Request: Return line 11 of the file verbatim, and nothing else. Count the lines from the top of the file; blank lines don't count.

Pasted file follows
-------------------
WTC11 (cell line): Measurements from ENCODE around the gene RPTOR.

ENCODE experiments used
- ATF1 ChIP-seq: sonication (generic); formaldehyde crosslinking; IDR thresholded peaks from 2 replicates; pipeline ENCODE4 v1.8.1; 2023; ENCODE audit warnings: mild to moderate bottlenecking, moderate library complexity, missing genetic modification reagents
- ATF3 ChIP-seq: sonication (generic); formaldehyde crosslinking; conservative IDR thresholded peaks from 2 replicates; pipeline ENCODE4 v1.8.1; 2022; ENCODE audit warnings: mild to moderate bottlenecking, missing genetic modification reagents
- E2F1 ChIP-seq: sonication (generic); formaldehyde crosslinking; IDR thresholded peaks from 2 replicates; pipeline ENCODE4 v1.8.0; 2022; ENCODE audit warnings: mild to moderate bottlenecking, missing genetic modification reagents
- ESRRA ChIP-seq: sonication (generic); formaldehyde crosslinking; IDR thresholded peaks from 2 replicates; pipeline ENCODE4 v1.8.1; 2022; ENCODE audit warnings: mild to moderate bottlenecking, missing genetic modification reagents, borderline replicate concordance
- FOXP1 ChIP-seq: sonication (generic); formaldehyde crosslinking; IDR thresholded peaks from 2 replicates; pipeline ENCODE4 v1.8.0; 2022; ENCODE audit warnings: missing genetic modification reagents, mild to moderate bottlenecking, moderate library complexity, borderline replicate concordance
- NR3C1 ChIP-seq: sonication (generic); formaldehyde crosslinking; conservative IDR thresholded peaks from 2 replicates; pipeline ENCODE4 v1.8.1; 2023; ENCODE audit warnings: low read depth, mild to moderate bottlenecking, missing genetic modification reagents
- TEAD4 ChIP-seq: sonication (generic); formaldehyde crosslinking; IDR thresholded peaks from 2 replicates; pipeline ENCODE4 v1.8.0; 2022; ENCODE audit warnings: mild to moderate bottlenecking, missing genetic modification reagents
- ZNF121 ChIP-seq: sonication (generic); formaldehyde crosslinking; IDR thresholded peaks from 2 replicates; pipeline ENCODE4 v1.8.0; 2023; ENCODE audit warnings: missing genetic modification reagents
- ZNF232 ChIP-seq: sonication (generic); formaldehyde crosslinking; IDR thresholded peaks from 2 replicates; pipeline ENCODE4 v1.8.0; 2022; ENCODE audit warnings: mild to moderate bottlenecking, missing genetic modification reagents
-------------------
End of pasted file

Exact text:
- ZNF232 ChIP-seq: sonication (generic); formaldehyde crosslinking; IDR thresholded peaks from 2 replicates; pipeline ENCODE4 v1.8.0; 2022; ENCODE audit warnings: mild to moderate bottlenecking, missing genetic modification reagents